Drones are becoming a vital tool for law enforcement and other first responders. At least two dozen local and state agencies are training on how to use drones and new technology in a worst-case scenario -- and "CBS This Morning" got a behind the scenes look at a massive disaster response drill in Colorado where they're training.
There aren't too many places you can crash and burn a real train. But at this federal facility 130 miles south of Denver, they're re-creating crashes for drone training.
As more police and fire departments turn to drones, the first responders on the scene arrive by air. "The more we can use this to do the work rather than send a first responder into harm's way, we're all about that," said Matt Sloane, CEO of Skyfire Consulting. Skyfire trains hundreds of emergency personnel on how to use drones in disasters.
"This is the best tool that we've gotten since the fire hose," Sloane told CBS News correspondent Omar Villafranca. "Instead of getting out, putting your life in danger, walking behind a house, you can put the drone up in the air in 30 seconds, you can see what's going on."
One type of drone has a protective carbon fiber sphere, which gives it the ability to fly into tight spaces and even bounce off walls. Last month, the New York City Fire Department used one in a Manhattan subway tunnel for a mass casualty exercise. And in April, while Notre Dame was burning, Paris' fire department used their drone to peer inside the cathedral and look for hotspots.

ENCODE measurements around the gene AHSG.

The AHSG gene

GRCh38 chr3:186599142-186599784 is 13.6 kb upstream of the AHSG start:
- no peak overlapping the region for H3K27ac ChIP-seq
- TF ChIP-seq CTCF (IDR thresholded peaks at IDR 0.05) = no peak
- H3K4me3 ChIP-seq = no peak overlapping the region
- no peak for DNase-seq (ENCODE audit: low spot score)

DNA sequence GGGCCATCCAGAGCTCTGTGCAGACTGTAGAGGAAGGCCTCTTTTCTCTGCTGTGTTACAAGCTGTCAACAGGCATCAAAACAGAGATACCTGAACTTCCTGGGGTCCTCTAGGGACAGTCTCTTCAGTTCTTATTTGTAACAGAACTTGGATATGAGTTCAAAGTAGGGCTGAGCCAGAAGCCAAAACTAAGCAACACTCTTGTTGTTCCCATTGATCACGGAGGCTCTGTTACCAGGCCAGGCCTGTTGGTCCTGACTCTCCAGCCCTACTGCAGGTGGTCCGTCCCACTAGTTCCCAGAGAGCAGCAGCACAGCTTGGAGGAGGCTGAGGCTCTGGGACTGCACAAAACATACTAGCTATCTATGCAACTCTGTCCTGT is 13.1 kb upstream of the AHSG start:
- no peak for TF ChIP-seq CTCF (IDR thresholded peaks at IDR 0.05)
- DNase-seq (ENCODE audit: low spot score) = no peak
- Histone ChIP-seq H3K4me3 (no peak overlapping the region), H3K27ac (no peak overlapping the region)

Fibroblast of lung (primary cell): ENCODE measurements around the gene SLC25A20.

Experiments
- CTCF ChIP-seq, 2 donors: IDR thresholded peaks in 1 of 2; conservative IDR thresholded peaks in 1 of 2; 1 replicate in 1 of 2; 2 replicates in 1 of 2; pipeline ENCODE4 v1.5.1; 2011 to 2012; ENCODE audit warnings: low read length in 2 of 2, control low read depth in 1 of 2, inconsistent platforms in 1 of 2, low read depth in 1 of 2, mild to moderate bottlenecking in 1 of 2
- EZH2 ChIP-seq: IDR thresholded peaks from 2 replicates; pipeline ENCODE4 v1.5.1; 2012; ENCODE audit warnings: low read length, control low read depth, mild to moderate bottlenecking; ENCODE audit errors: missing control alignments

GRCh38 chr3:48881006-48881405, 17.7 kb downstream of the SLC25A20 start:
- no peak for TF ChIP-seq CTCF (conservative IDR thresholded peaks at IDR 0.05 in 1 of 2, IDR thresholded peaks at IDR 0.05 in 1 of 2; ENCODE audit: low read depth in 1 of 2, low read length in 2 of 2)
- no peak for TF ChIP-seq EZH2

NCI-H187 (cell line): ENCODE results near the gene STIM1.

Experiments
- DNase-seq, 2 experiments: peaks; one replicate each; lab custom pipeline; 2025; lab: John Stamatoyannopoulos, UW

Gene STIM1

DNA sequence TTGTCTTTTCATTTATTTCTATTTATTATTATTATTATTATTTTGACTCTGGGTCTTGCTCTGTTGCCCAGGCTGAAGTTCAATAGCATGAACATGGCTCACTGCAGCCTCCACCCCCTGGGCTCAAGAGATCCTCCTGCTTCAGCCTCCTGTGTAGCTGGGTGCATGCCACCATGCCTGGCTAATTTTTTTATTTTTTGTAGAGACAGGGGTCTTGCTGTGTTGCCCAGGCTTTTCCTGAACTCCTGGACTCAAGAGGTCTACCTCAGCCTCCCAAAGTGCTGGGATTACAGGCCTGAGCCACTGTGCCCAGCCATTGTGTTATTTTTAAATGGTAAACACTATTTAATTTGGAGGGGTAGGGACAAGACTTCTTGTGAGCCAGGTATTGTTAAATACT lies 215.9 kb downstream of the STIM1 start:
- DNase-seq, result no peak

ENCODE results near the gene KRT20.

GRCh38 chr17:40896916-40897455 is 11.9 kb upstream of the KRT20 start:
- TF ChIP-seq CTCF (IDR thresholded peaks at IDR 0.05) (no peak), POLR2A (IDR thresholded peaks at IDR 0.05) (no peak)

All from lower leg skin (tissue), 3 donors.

A regular drone camera can't see through flames or smoke in a fire disaster. But some first responders are using drones with thermal cameras to find hotspots and potential victims.
Emergency crews from California to Georgia traveled to this yearly training exercise, including Jason Ritter, who's with Georgia's Emergency Management Agency. His drones flew over this year's Super Bowl in Atlanta.
"You have SWAT team who drills. You have fire departments who drill. How important is it for you to drill with drones, to keep that skill sharp?" Villafranca asked.
"It's very important," Ritter responded. "And because of that, we practice and train monthly with our aircraft."
What first responders learn here, they can take back to their communities. The information will help them respond not only to accidents, but also to hurricanes or other natural disasters.
Drone technology continues to evolve, and Sloane says each new advancement could save the lives of both first responders and citizens. He predicts we'll soon see drones equipped with gas detection sensors and radiation detectors.
"We're really just scratching the surface here," he said.